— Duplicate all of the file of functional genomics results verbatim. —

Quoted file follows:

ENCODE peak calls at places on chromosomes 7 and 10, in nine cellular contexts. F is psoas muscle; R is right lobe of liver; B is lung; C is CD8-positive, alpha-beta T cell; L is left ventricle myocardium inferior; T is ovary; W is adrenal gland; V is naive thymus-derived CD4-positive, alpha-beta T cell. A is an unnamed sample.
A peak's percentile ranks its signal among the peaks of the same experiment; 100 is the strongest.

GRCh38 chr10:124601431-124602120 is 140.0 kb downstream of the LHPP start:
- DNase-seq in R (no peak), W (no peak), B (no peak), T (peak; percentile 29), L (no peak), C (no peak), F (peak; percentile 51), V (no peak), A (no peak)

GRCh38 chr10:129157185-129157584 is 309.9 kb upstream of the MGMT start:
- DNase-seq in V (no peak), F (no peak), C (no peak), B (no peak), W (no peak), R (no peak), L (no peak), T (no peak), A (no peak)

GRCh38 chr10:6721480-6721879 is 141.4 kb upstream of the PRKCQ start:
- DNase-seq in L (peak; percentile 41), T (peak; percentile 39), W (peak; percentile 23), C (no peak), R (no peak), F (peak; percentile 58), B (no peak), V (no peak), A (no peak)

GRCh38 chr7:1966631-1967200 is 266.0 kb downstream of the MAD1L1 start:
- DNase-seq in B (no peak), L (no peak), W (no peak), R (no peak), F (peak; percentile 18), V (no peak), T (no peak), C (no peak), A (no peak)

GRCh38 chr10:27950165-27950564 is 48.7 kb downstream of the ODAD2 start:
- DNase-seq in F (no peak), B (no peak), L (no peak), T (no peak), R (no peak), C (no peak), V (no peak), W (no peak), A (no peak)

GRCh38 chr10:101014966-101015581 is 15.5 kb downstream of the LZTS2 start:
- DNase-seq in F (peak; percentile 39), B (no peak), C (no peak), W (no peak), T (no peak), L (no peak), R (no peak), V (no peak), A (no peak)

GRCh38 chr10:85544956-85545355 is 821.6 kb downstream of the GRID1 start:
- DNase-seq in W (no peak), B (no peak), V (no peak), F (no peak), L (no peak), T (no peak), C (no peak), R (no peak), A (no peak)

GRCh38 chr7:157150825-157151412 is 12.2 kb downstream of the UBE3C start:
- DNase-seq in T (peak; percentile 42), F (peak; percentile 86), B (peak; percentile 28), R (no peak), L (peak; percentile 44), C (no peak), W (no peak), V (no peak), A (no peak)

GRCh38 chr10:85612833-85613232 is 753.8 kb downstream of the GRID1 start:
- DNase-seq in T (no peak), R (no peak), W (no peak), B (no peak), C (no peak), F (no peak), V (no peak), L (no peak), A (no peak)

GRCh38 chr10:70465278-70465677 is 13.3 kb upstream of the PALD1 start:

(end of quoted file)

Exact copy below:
ENCODE peak calls at places on chromosomes 7 and 10, in nine cellular contexts. F is psoas muscle; R is right lobe of liver; B is lung; C is CD8-positive, alpha-beta T cell; L is left ventricle myocardium inferior; T is ovary; W is adrenal gland; V is naive thymus-derived CD4-positive, alpha-beta T cell. A is an unnamed sample.
A peak's percentile ranks its signal among the peaks of the same experiment; 100 is the strongest.

GRCh38 chr10:124601431-124602120 is 140.0 kb downstream of the LHPP start:
- DNase-seq in R (no peak), W (no peak), B (no peak), T (peak; percentile 29), L (no peak), C (no peak), F (peak; percentile 51), V (no peak), A (no peak)

GRCh38 chr10:129157185-129157584 is 309.9 kb upstream of the MGMT start:
- DNase-seq in V (no peak), F (no peak), C (no peak), B (no peak), W (no peak), R (no peak), L (no peak), T (no peak), A (no peak)

GRCh38 chr10:6721480-6721879 is 141.4 kb upstream of the PRKCQ start:
- DNase-seq in L (peak; percentile 41), T (peak; percentile 39), W (peak; percentile 23), C (no peak), R (no peak), F (peak; percentile 58), B (no peak), V (no peak), A (no peak)

GRCh38 chr7:1966631-1967200 is 266.0 kb downstream of the MAD1L1 start:
- DNase-seq in B (no peak), L (no peak), W (no peak), R (no peak), F (peak; percentile 18), V (no peak), T (no peak), C (no peak), A (no peak)

GRCh38 chr10:27950165-27950564 is 48.7 kb downstream of the ODAD2 start:
- DNase-seq in F (no peak), B (no peak), L (no peak), T (no peak), R (no peak), C (no peak), V (no peak), W (no peak), A (no peak)

GRCh38 chr10:101014966-101015581 is 15.5 kb downstream of the LZTS2 start:
- DNase-seq in F (peak; percentile 39), B (no peak), C (no peak), W (no peak), T (no peak), L (no peak), R (no peak), V (no peak), A (no peak)

GRCh38 chr10:85544956-85545355 is 821.6 kb downstream of the GRID1 start:
- DNase-seq in W (no peak), B (no peak), V (no peak), F (no peak), L (no peak), T (no peak), C (no peak), R (no peak), A (no peak)

GRCh38 chr7:157150825-157151412 is 12.2 kb downstream of the UBE3C start:
- DNase-seq in T (peak; percentile 42), F (peak; percentile 86), B (peak; percentile 28), R (no peak), L (peak; percentile 44), C (no peak), W (no peak), V (no peak), A (no peak)

GRCh38 chr10:85612833-85613232 is 753.8 kb downstream of the GRID1 start:
- DNase-seq in T (no peak), R (no peak), W (no peak), B (no peak), C (no peak), F (no peak), V (no peak), L (no peak), A (no peak)

GRCh38 chr10:70465278-70465677 is 13.3 kb upstream of the PALD1 start: